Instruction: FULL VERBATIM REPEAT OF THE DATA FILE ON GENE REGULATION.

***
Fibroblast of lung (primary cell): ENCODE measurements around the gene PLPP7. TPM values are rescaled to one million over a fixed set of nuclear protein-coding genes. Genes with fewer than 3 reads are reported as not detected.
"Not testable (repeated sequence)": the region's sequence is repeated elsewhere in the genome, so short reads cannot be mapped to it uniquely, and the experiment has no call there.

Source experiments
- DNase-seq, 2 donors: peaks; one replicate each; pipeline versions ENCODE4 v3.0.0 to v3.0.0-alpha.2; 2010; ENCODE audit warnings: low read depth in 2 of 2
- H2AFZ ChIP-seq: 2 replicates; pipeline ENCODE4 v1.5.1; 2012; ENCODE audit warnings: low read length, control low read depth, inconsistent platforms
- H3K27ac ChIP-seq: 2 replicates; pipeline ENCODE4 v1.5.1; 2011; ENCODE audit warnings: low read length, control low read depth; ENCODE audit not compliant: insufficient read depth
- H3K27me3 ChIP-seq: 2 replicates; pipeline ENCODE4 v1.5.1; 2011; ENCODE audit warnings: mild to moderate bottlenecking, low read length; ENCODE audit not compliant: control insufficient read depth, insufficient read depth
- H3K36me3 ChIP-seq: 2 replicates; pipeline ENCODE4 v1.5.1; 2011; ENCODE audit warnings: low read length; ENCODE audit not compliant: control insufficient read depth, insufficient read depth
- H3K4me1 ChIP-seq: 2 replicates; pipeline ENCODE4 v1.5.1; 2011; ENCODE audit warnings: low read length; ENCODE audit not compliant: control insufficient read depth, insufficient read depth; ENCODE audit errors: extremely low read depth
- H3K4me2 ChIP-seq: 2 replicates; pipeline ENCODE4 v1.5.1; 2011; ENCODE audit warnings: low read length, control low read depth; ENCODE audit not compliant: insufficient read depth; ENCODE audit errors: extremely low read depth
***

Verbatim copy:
Fibroblast of lung (primary cell): ENCODE measurements around the gene PLPP7. TPM values are rescaled to one million over a fixed set of nuclear protein-coding genes. Genes with fewer than 3 reads are reported as not detected.
"Not testable (repeated sequence)": the region's sequence is repeated elsewhere in the genome, so short reads cannot be mapped to it uniquely, and the experiment has no call there.

Source experiments
- DNase-seq, 2 donors: peaks; one replicate each; pipeline versions ENCODE4 v3.0.0 to v3.0.0-alpha.2; 2010; ENCODE audit warnings: low read depth in 2 of 2
- H2AFZ ChIP-seq: 2 replicates; pipeline ENCODE4 v1.5.1; 2012; ENCODE audit warnings: low read length, control low read depth, inconsistent platforms
- H3K27ac ChIP-seq: 2 replicates; pipeline ENCODE4 v1.5.1; 2011; ENCODE audit warnings: low read length, control low read depth; ENCODE audit not compliant: insufficient read depth
- H3K27me3 ChIP-seq: 2 replicates; pipeline ENCODE4 v1.5.1; 2011; ENCODE audit warnings: mild to moderate bottlenecking, low read length; ENCODE audit not compliant: control insufficient read depth, insufficient read depth
- H3K36me3 ChIP-seq: 2 replicates; pipeline ENCODE4 v1.5.1; 2011; ENCODE audit warnings: low read length; ENCODE audit not compliant: control insufficient read depth, insufficient read depth
- H3K4me1 ChIP-seq: 2 replicates; pipeline ENCODE4 v1.5.1; 2011; ENCODE audit warnings: low read length; ENCODE audit not compliant: control insufficient read depth, insufficient read depth; ENCODE audit errors: extremely low read depth
- H3K4me2 ChIP-seq: 2 replicates; pipeline ENCODE4 v1.5.1; 2011; ENCODE audit warnings: low read length, control low read depth; ENCODE audit not compliant: insufficient read depth; ENCODE audit errors: extremely low read depth